Loved the fat warm sounds, fell somewhere between a Prophet 5 and OBXa, but was closer to the fat sound you associate with Moogs and Oberheims. Stick it into Unison mode and watch Minimoog owners run for cover! Great Strings, Brass, pads, leads, basses. Not as versatile as the Prophet 5, or Jupiters 8 and 6, but if you prefer warm fat sounds and can't afford an OBXa or thiner sounding Prophet 5 or Jupiter 8, then this is a good value buy.
With earlier versions receive on all MIDI channels, so you will need a MIDI Chanel Filter thingy from folks like Phil Rees, as 16 MIDI chanels came a few years later. Same applies to early JP6's and JX3P's if you are interested in Roland analogues.
You can get a Prophet 600 for between £450 and £550 in the UK, or, get a Prophet 600 and an OBXa or Juptier 8 for the price some people want for a minimoog (great machine)! I definitely miss mine (hope the burglar had fun with it) and would love to get another when I could afford one.
|Rating: 5 out of 5 posted Thursday-Jan-16-2003 at 07:38|
|Zac a professional user from UK writes:|
I'll agree that the P600 is a good synth , though I don't believe it to be as powerful as a P5. I have owned both. The sounds are quite nice...those res. leads are classic sounding. The build is not as good as other prophets and by now that matters. The 600 was under half the price of the P5 when it was new. Nearly a third!. The oscs are similar so the sound should be as well. The 600 has some good features. In fact, it is better specified than the 5 in many ways. However, when you compare the 5 with the 600 side by side you soon tell why the 5 is more highly regarded. The 600 prices are rising fast in the UK and this surprises me. Most are selling for £600+ which is entering Jupiter 6 money. The 600 is certainly not as good as the 6 either! A good P5 alternative. The classic look and sound make it nice to have around. Don't let anyone convince you that it sounds anywhere as good as a T8. Some will try to help a sale.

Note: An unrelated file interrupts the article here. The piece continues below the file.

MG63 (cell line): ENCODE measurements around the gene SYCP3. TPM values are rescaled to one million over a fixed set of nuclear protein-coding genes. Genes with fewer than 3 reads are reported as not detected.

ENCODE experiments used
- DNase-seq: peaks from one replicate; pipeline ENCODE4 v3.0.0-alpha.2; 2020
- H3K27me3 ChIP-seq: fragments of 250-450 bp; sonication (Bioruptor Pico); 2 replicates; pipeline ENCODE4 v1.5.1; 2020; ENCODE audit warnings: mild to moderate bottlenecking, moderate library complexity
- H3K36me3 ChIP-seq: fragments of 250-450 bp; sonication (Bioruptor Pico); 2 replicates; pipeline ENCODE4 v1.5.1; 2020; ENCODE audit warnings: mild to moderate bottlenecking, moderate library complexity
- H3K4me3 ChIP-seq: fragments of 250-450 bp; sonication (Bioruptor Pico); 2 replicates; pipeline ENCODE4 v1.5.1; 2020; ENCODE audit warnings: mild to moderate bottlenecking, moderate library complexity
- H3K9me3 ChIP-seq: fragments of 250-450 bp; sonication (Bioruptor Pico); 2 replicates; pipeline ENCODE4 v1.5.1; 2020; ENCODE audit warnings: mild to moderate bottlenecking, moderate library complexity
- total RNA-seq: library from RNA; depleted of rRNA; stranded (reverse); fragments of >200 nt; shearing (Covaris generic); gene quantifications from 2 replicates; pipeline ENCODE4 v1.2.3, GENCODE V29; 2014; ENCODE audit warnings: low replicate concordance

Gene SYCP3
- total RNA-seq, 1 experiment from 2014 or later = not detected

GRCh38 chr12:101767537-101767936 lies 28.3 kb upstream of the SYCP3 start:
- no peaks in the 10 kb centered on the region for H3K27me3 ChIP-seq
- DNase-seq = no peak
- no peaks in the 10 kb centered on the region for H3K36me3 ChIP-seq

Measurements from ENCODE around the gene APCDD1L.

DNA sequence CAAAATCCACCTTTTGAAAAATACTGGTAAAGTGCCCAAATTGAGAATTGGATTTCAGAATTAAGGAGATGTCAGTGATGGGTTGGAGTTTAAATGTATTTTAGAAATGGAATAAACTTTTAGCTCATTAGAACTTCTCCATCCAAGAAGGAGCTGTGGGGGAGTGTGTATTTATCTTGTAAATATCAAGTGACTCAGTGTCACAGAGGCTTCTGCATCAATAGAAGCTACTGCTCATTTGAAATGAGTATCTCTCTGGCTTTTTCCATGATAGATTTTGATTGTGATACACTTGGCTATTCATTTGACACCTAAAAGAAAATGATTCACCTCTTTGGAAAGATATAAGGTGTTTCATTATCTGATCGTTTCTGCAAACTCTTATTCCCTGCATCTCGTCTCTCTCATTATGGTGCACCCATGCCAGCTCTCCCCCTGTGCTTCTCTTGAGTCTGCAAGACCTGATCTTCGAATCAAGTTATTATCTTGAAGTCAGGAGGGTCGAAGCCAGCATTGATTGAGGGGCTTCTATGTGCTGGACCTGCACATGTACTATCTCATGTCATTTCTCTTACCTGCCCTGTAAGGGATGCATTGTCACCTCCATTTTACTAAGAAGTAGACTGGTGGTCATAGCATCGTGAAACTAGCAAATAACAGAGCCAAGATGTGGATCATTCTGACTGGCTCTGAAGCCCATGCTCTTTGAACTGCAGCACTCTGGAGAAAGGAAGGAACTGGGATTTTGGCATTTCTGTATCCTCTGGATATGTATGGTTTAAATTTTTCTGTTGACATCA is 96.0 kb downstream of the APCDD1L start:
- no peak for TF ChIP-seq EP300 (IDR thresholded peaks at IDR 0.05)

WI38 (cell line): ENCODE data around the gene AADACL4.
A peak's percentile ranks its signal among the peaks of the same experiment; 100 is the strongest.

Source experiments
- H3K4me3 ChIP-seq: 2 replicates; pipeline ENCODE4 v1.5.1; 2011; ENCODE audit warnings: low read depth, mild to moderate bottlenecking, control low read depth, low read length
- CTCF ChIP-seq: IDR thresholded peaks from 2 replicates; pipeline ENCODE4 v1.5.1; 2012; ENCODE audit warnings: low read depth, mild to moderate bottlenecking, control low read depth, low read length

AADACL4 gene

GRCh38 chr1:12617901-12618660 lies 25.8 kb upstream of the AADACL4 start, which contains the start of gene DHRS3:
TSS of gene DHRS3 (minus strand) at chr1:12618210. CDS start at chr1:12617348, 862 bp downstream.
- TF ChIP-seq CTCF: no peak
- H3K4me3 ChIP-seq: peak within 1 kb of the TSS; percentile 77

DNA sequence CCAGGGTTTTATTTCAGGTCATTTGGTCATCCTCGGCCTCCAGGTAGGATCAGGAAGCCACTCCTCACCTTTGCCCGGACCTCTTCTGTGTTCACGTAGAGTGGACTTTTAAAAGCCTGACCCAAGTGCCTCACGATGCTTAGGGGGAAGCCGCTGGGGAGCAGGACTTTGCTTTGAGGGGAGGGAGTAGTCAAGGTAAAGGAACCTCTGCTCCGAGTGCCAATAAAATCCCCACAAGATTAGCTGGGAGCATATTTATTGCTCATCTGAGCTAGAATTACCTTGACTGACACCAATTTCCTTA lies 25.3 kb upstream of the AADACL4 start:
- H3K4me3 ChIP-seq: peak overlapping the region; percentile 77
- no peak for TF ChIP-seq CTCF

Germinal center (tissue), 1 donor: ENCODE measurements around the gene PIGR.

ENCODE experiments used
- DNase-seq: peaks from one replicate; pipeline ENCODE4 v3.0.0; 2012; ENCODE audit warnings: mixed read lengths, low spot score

|Rating: 4 out of 5 posted Thursday-Sep-19-2002 at 12:48|
|Aaron Jasinski a part-time user from seattle- USA writes:|
I don't really understand the negative reviews here. I find the Prophet 600 to be very distinctive and powerful. Its under-rated and I find that a plus, you aren't going to sound like everyone else if you use it. If you think the sound is limited, then I must assume your understanding (or creativity) of synthesis is fairly superficial. I am not meaning to flame anyone. But I have been able to make some of the most amazing sounds on my Prophet 600. Everything from percussion to screaming aggressive trance leads. Yes, the filter has some quantization, but for most untrained ears, I don't believe it is noticable except when you turn the resonance very high, and then sweep the cut off knob. Comparing the P600 to the P5 isn't really fair, but for argument's sake, let's! Sure the P5 has a more 'vintage' look, but the P600 has wood sides and a great/similar layout (personally I like the design). The P600 is more compact and portable. And the BIGGy, it has MIDI, standard. And costs half of a non-MIDI P5. As a collector, i find it an important synth too. If I understand correctly, it was the first synth with MIDI ever. That puts it on the history map. For a vintage synth I find it amazing. Of course it isn't perfect, but isn't that what makes each synth unique/cool, it's flaws? Perfection is boring! 5/5 for a great voice and that wonderful Poly-Mod section (lets see a Juno106 do that!).
Check out some of my music where I use the P600 (in the music section) at www.aaronjasinski.com
|posted Tuesday-Jul-16-2002 at 04:23|